We have been protecting animals in emergencies across Africa since 2008, helping animals to survive and safeguarding the livelihoods of people who depend on them.
When disaster strikes, we quickly respond to save animals in collaboration with partners. We also work with governments and communities to adequately prepare.
We vacinated 263,321 animals belonging to 7,831 households in Baringo following an expected drought which hit the Horn of Africa between October - December 2015. World Animal Protection Africa partnered with the Directorate of Veterinary Services (DVS) and the University of Nairobi faculty of Veterinary Medicine (UoN) to activate the veterinary emergency response unit (VERU) based at the UoN.
On 4 October 2015, a total of 62 veterinary personnel (30 from Veterinary Emergency Response Unit plus 32 Baringo veterinary officers|) were trained on the incident command systems (ICS) used by VERU. The vaccination campaign was divided into two phases, the first utilizing the University of Nairobi VERU plus county staff, and the second with only county staff.
These ensured animals were secure prior to the disaster.
We reached 17,775 animals with feeds, mineral, deworming and deworming in 1995 when Pico Do Fogo erupted, displacing 1300 people and 20000 animals. This affected the animals as the areas they moved to were less fertile, with little grazing areas and minimal water resources.
In 2016, we provided emergency food and water to over 6000 wild animals and 4000 herbivores in Ethiopia for a period of 3 months.
Some parts of Ethiopia were facing drought following lack of enough rains between March-April and June-August 2016. Most of these parts comprised of areas where most wild animals reside which were already suffering numerous man-made pressures ranging from livestock encroachment and overgrazing, human settlements, to charcoal production and deforestation.
This intervention opened a door for us to begin this emergency response engagement, which will hopefully result in the development of a wildlife emergency plan in Ethiopia in the long term.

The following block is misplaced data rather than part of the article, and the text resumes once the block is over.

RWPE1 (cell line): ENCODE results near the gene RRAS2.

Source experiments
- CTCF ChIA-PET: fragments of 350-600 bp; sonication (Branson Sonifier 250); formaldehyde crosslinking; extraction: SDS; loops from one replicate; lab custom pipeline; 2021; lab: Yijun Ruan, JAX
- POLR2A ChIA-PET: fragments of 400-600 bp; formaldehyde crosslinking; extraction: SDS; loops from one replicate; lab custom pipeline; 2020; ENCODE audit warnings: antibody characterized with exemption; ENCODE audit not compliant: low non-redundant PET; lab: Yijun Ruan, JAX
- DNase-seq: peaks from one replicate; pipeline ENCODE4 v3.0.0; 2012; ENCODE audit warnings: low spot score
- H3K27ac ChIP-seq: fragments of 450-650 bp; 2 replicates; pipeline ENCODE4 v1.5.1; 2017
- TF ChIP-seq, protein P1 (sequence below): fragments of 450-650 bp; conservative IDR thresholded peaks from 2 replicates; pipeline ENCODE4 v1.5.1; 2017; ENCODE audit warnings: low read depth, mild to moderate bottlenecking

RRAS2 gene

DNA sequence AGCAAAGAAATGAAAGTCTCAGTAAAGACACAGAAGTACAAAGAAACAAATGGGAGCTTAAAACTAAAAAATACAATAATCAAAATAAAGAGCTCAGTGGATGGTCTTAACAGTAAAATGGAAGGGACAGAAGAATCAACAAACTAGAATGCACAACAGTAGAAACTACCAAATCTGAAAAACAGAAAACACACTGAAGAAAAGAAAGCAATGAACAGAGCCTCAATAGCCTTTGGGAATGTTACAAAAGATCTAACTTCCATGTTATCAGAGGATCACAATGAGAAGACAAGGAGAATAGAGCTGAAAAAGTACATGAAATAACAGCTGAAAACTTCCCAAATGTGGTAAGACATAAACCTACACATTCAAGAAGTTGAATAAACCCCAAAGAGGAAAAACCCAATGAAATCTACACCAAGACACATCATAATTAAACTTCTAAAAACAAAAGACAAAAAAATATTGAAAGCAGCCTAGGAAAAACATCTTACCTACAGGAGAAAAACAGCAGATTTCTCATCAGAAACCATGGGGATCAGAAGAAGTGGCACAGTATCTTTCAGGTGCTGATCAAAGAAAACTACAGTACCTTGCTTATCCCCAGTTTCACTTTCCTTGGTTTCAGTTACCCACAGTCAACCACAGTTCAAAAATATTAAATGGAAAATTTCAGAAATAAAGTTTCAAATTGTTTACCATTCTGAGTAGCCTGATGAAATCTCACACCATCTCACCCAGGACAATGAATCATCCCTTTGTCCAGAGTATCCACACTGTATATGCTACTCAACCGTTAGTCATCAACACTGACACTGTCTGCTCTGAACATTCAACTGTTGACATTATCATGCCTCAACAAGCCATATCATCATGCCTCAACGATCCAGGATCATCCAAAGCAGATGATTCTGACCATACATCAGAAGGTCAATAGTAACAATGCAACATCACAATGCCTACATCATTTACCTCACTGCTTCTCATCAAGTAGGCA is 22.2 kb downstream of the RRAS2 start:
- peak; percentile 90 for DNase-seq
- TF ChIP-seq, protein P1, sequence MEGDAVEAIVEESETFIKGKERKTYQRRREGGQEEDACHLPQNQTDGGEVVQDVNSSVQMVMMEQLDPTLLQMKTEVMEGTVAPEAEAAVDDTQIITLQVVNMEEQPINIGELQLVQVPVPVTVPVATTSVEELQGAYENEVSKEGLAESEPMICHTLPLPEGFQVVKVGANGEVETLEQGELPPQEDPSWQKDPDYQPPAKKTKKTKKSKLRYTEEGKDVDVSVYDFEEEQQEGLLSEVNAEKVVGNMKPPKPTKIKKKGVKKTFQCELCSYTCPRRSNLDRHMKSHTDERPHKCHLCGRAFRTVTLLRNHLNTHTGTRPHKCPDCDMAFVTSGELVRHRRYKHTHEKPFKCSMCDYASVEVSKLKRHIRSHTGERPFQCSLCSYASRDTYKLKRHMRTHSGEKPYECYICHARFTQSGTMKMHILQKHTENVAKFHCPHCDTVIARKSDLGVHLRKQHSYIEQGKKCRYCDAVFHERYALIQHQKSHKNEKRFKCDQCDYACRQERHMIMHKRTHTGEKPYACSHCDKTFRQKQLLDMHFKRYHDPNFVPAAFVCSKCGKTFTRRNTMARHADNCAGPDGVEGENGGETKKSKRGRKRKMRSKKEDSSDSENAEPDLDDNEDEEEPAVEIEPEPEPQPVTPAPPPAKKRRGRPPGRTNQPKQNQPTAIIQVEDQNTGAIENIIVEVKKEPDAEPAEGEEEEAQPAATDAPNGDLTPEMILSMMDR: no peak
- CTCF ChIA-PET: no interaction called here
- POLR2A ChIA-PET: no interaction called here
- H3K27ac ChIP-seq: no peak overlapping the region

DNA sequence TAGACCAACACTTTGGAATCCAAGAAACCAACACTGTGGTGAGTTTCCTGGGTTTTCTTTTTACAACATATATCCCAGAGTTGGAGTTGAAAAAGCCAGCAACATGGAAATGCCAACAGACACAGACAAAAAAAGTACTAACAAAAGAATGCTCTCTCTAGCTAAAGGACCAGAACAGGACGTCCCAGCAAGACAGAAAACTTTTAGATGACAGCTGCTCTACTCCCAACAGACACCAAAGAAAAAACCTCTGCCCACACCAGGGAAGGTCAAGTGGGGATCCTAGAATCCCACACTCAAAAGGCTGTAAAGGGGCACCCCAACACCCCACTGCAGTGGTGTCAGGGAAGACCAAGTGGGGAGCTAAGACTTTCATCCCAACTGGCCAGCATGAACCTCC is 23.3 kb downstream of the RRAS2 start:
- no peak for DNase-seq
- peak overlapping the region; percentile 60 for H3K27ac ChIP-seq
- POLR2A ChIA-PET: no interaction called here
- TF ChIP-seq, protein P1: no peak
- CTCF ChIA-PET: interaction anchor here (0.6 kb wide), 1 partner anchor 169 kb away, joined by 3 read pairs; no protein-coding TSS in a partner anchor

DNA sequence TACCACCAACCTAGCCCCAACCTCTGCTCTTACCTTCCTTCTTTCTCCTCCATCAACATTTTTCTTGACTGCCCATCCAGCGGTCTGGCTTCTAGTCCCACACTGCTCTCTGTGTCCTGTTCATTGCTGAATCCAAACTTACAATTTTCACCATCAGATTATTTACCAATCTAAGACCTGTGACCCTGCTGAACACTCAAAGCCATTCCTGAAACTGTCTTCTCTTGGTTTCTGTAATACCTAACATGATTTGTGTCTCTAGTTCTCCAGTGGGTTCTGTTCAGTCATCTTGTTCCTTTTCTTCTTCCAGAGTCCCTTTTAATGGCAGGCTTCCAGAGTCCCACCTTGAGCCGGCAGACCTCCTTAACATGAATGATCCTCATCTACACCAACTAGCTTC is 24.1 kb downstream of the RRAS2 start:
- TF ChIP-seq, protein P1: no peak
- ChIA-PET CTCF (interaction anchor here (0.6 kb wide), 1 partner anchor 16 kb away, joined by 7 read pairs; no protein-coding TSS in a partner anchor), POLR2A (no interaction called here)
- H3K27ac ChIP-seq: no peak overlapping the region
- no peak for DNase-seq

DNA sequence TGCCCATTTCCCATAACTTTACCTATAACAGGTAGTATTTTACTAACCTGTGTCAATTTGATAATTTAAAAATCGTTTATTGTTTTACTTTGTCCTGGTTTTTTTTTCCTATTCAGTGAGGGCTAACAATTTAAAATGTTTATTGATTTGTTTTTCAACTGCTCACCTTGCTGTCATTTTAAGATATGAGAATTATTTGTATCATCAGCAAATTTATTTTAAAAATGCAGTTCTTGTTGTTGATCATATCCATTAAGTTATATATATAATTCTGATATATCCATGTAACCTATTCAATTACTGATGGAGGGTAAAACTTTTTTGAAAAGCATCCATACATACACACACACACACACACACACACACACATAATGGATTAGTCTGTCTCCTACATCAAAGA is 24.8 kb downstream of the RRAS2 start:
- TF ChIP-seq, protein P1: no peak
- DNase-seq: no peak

We treated and vaccinated 74555 animals in disaster in Malawi between March to April 2015.
Malawi was affected by severe flooding in December 2014/ January 2015 affecting half the country especially the southern region, Lower Shire zone – Chikwawa and Nsanje districts; and Lake Chilwa/ Phalombe plains zone - Pholombe, and Zomba districts. The Shire River which runs along the Shire valley burst its banks as a result of massive backflows from the river tributaries that feed into it, large areas being overrun with water.
2258 households benefited securing their everyday livelihoods.
10 Facts on climate change
In 2016, 194 countries signed the Paris Agreement to “stabilise greenhouse gas concentrations in the atmosphere at a level that would prevent dangerous anthropogenic interference with the climate system". This global agreement was hailed as a step forward in fighting climate change. It is now in danger of being reversed.
The ten hottest years on record have occurred since 1998.
97% of climate scientists agree that climate change is caused by human activity.
Floods and storms accounted for nearly 80% of all disasters between 2000-2010.
Heat waves have become a leading cause of disaster –related death in the last two decades.
Since 1970, the biggest killers have been storms and droughts. Together, they have resulted in 1.45M out of 1.94M global disaster deaths (~75%).
Climate change and climate variability affects animals by:
a. producing more and intense climate-related disasters,
b. reducing habitat through rising sea levels,
c. reducing available food and water resources,
d. disrupting animal migration patterns,
e. affecting disease prevalence.
Scientists predict more frequent and intense extreme weather events as a result of climate change.
In some countries, small scale farmers, pastoralists (particularly women) and their animals will bear the brunt of negative effects from climate change.
Reducing the impact of climate related disasters is achieved through preparedness and risk reduction. World Animal Protection works globally, sharing expertise on disaster preparedness and climate change adaptation with the most vulnerable animals and communities that depend on them.